MUNDANE MYSTERIES: What Are Leap Days & Why Do We Have Them?

At some point in elementary school, you most likely learned that there are 365 days in a year, since that’s how long it takes for Earth to complete one full rotation around the sun. What you might not have learned, though, is that a year isn’t exactly 365 days…it’s actually more like 365.2421 days.

So, to ensure our calendar year begins correctly as Earth begins a new revolution around the sun, about an extra quarter of a day each year has to be accounted for, or 1 day every 4 years. Way back in the day, the Egyptians had already been doing that for a while before Europeans finally caught on in 46 BCE, when astronomer Sosigenes aided Roman emperor Julius Caesar in devising what we now know as the Julian calendar, with its 365 days, grouped into 12 months, and an additional “leap day” (February 29th) every four years.

But .25 isn’t 0.242 (obviously), and trying to round that 0.242 up each year created its own problem, since it didn’t quite add up to a full day every four years. And that little discrepancy meant that, after 128 years, the calendar year ended up starting a day before the Earth had made its full rotation around the sun. And by the 14th century, the calendar year was starting a whole 10 days before Earth had completed its orbit!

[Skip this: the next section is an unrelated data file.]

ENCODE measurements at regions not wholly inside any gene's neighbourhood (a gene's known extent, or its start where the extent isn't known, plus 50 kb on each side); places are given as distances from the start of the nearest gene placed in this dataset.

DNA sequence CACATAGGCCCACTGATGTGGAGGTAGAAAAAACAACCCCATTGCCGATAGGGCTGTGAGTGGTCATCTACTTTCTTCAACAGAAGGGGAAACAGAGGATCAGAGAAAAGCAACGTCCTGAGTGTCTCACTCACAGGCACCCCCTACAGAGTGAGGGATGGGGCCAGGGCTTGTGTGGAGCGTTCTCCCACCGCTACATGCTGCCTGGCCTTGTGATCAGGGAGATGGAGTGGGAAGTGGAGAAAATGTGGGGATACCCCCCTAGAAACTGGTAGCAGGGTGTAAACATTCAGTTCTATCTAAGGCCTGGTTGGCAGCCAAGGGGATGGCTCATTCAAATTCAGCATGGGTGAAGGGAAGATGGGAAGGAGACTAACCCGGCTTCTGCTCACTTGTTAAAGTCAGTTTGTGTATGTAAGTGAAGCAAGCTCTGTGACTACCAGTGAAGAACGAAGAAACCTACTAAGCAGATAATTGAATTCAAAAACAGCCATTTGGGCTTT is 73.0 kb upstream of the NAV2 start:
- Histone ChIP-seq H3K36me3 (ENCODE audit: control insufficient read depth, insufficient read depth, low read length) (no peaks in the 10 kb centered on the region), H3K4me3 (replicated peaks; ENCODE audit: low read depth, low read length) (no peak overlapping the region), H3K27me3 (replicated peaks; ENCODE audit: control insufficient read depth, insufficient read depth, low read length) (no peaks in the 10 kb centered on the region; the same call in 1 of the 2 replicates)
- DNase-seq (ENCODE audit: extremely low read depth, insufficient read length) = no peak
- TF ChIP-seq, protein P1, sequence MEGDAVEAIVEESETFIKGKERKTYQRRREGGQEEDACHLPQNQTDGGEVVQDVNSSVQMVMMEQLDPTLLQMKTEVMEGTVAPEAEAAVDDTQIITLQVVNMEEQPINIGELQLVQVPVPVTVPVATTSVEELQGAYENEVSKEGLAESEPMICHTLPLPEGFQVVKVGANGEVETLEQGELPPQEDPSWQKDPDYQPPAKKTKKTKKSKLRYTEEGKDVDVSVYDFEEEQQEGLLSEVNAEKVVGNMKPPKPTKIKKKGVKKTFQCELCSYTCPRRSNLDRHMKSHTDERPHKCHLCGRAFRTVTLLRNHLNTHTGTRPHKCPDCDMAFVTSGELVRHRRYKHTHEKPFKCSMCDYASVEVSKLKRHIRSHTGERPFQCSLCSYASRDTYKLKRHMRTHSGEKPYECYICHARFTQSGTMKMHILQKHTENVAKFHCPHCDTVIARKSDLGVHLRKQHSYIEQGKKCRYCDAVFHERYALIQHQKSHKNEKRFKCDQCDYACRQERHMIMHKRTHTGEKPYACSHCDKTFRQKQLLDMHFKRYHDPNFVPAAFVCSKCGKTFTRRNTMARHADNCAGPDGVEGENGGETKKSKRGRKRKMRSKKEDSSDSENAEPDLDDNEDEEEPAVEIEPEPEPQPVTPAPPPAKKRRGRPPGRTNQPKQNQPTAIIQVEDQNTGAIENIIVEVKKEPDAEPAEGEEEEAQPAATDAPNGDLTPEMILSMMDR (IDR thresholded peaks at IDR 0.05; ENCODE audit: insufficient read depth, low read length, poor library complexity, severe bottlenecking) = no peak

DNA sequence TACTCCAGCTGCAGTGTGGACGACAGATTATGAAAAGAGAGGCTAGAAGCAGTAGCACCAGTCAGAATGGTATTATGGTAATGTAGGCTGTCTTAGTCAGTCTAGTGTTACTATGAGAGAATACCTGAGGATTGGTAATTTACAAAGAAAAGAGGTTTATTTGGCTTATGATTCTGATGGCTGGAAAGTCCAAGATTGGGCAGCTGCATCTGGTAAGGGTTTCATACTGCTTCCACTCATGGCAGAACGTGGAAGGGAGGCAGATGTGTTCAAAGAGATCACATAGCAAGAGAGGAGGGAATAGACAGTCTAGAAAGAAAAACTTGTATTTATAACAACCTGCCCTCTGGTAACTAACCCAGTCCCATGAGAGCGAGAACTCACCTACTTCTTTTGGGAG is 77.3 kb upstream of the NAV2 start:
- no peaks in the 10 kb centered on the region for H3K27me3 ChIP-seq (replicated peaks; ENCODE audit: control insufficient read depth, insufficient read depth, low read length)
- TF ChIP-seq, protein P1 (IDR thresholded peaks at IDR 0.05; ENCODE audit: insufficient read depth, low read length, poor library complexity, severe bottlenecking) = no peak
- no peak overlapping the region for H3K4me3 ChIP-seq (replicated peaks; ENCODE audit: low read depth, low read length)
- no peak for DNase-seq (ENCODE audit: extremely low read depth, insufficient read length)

So, in 1582 Pope Gregory XIII decided he was going to nip this in the bud by encouraging everybody to just skip a leap day every so often. And while that sounds flippant on the surface, it’s actually Pope Gregory XIII’s Gregorian calendar that we still use today. And it omits the leap day during years evenly divisible by 100 but not by 400. For instance, the year 2000 included a leap day because it’s divisible by both 100 & 400. Meanwhile, the year 2100 will not include a leap day, since, while it is evenly divisible by 100, it’s not also divisible by 400.

Truth be told, though, Pope Gregory XIII’s correction to Julius Caesar’s over-correction was, itself, still a bit of an under-correction. So, our leap day protocol is most likely going to have to be readdressed…in about 10,000 years.

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